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Saturday, 13 April 2013

Beware The Thesaurus.

The Historical Thesaurus of the Oxford English...
The Historical Thesaurus of the Oxford English Dictionary (Photo credit: Wikipedia)

A little while ago, I came across the following statement, made by a professional journalist reporting in the local media: ‘The crash took place…’
I won’t bore you with the rest of the details. But, as I’m sure you’ll agree, a crash is an accident and accidents ‘happen’, they don’t ‘take place’.  Meetings, concerts, pre-planned events ‘take place’.

This set me thinking about the way in which most writers seek out alternative words and expressions to prevent repetition and dullness and to enliven their work. The bulk of us turn to the thesaurus, whether in book form or online. I use two different versions most of the time: the excellent, short, but useful online program known as WordWeb, which is a free to use application that can be downloaded and associated with your word processor to check for definitions and alternatives for a large number of words. Click here for a link to the download website.

I prefer, however, the much more comprehensive book, The Original Roget’s Thesaurus, in the 1987 edition, prepared by Betty Kirkpatrick. I have alternatives on my shelves: Hartrampf’s Vocabulary Builder, the Oxford Compact Thesaurus, The Slang Thesaurus, The New Nuttall Dictionary of English Synonyms and Antonyms, and A Dictionary of Euphemisms and Other Doubletalk.

The danger with the thesaurus, of course, is rather akin to that posed by the ubiquitous spellchecker on the PC: it depends for its effectiveness on a level of understanding from the user. Spellcheck ‘their’, ‘there’, and ‘they’re’ and all will pass the test with ease. Usage determines the correct spelling. With a thesaurus, it’s essential that the user at least understands what the word actually means.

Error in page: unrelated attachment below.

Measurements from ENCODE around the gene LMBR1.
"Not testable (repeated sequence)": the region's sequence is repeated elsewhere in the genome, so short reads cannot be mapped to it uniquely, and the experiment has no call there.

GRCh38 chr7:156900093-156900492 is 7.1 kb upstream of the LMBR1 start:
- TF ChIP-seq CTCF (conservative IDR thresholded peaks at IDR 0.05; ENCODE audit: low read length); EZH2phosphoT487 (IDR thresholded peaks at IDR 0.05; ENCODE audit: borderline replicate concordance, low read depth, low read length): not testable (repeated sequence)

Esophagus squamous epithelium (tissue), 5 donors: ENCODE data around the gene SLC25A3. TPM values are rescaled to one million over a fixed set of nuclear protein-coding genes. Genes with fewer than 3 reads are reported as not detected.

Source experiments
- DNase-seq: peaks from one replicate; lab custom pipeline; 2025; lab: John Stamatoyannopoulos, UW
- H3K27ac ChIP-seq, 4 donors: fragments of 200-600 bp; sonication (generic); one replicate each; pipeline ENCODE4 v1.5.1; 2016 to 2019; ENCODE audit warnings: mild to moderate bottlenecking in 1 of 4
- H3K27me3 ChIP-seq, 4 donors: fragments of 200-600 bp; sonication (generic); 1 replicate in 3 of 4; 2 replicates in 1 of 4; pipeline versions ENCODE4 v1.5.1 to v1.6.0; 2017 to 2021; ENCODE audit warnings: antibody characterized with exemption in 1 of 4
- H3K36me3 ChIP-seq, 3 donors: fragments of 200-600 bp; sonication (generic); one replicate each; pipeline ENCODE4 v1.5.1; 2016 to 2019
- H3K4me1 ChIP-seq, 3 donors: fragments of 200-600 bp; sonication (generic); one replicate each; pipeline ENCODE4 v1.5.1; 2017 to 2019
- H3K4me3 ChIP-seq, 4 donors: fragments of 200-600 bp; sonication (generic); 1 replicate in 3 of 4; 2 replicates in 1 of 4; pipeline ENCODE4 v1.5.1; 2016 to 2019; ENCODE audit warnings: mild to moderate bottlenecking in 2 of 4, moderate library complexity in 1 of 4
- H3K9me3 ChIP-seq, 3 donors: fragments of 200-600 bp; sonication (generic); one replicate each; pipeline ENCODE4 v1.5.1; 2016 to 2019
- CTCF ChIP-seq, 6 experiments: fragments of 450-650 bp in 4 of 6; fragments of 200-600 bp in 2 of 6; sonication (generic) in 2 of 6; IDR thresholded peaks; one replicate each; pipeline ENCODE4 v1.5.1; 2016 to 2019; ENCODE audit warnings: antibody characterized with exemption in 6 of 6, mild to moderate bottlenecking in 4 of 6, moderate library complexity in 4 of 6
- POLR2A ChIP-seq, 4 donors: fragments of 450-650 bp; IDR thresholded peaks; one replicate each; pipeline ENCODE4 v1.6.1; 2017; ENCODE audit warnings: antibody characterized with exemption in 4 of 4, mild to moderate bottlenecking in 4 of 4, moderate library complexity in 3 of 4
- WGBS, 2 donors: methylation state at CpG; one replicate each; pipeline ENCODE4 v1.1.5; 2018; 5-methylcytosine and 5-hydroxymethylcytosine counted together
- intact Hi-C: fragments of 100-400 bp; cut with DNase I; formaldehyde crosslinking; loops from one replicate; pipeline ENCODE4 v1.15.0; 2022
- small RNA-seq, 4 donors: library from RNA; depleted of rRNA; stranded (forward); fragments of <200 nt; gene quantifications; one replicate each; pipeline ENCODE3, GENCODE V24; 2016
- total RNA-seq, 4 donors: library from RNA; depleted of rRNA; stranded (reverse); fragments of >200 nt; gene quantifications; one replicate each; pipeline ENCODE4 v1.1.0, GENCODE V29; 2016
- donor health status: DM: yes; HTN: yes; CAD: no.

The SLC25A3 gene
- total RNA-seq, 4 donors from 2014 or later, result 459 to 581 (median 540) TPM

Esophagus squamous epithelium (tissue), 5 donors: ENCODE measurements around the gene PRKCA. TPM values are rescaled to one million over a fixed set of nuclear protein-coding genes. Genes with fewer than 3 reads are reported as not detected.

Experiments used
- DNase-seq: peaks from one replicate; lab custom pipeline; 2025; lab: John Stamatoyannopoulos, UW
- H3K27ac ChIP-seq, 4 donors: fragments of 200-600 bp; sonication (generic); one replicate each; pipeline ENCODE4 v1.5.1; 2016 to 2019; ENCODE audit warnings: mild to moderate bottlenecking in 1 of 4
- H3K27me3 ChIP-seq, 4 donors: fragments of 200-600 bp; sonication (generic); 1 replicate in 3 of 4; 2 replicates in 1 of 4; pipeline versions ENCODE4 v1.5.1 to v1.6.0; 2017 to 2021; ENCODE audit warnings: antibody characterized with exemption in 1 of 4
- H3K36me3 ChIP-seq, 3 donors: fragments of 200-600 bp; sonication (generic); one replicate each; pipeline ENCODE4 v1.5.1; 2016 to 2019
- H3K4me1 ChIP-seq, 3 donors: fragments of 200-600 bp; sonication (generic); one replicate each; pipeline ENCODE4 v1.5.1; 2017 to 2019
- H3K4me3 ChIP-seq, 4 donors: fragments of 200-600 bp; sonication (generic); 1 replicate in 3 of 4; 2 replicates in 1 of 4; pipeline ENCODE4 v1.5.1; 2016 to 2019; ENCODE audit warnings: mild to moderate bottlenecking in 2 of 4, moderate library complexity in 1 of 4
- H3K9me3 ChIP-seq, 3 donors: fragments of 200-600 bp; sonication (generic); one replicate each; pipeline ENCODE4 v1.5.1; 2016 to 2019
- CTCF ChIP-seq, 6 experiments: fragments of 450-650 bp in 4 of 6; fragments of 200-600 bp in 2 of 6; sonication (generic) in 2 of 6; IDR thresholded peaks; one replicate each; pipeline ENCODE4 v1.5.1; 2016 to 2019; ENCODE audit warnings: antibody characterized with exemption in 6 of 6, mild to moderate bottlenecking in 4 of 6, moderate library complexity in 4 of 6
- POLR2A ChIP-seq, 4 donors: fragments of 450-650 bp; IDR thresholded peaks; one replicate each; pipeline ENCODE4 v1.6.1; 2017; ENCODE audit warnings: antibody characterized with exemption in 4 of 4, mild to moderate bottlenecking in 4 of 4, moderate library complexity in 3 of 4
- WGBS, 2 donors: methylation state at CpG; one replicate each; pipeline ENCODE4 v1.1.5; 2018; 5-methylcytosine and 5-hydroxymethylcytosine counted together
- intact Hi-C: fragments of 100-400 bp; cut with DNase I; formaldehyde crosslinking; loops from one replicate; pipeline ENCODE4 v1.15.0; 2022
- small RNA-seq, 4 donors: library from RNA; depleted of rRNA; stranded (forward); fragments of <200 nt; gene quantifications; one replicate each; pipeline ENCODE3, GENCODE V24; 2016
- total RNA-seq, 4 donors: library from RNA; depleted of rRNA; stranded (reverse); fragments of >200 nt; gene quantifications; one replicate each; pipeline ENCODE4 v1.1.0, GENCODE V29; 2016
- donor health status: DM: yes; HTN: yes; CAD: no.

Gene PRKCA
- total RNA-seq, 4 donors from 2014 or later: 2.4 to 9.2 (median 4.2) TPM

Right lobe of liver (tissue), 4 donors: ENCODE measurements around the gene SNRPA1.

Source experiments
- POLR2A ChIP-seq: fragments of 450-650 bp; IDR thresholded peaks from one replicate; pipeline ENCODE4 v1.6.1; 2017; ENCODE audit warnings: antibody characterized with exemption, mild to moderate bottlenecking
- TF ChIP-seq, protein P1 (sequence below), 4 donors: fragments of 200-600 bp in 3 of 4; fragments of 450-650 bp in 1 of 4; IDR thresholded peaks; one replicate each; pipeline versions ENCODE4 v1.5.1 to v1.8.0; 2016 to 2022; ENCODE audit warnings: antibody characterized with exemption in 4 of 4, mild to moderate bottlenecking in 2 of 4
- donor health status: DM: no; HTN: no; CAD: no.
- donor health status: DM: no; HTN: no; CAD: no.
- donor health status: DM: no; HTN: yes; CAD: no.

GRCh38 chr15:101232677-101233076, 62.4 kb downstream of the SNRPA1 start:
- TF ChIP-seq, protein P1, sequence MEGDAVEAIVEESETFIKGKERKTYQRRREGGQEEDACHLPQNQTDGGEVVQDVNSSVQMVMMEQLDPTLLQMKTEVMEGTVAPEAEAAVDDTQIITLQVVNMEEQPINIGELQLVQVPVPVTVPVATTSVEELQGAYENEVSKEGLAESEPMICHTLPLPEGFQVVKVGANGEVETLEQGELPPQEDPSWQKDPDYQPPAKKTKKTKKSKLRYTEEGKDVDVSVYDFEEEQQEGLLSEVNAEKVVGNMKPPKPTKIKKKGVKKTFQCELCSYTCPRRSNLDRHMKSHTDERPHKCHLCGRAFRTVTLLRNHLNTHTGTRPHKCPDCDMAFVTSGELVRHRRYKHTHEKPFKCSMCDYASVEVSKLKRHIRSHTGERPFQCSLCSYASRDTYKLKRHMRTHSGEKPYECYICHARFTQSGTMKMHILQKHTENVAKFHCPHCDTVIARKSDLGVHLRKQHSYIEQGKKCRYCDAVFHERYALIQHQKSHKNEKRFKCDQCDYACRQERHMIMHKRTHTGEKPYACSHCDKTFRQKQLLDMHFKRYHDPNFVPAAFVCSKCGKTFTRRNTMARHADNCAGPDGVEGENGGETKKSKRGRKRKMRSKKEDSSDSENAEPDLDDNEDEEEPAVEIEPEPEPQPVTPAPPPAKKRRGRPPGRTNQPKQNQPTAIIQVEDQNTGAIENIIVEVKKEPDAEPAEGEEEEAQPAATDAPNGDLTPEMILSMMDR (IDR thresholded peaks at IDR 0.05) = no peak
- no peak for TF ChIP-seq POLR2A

An example, then.

I suspect the vast majority of readers here will know the word, ‘wanton’. And I guess most would recognise its use as an adjective in the following couple of sentences:

‘She dressed in a manner suggestive of her wanton nature, advertising her readiness to serve any and every man present.’

‘He pulled his partner back to his feet and knocked him down again, before laying into him in wanton violence as the poor wretch lay at his feet.’

Yes, I know; clich├ęd examples but, bear with me: I wanted samples that gave context to the word in question and in both these ‘wanton’ is easily defined by reference to its usage.

If, however, you were to use an unusual word without such contextual clues, it would be very easy to employ a totally unsuitable alternative simply by consulting a thesaurus. I’ll illustrate what I mean. First, lets’ see how the Shorter Oxford English Dictionary defines ‘wanton’:

Wanton: (SOED) Adj: Of a person – undisciplined, ungoverned, unmanageable, rebellious, jovial, inclined to joking, carefree, petulant, spoilt, self-indulgent, insolent in triumph or prosperity, reckless, merciless (of a boy) childishly cruel or unruly. Of an animal – skittish, refractory, unmanageable, frisky, frolicsome,.
Originally only of a woman – thought, action etc: lustful, sexually promiscuous, flirtatious.
Of colour or music – cheerful, lively
Of an object – moving freely as if alive, unrestrained
Of wealth, clothing, diet, a way of life – luxurious, extravagant,
Of cruelty or violence – unprovoked, reckless, gratuitous
Of speech and imagination – extravagant, impetuous, unrestrained
Fastidious or dainty in appetite, profuse in growth, luxuriant.

I suspect there are more meanings here than most readers expected. Some, of course, are now either rare or generally used only in a literary or poetic sense. Nevertheless, the most common usages of the word are buried amongst many other meanings. So, this is a word for which the dictionary provides a number of different meanings, which would only become apparent by context. Already, we have a recipe for potential confusion.

If we now examine the entries in The Original Roget’s Thesaurus for the same word, used as an adjective, we find the following suggestions under their headings:

-changeful:
changing, mutable, alterable, phased, changeable, shifting, vicissitudinous, varying, variant, variable, nonuniform, kaleidoscopic, iridescent, protean, multiform, quick-change, versatile, skilful, uncertain, unreliable, vacillating, wavering, irresolute, moody, unpredictable, unaccountable, unexpected, never the same, ever-changing, volatile, mercurial, different, wayward, fickle, whimsical, capricious, giddy, dizzy, flighty, wanton, irresponsible, frivolous, light-minded, shifty, inconstant, unfaithful, disloyal, traitorous, tergiversating.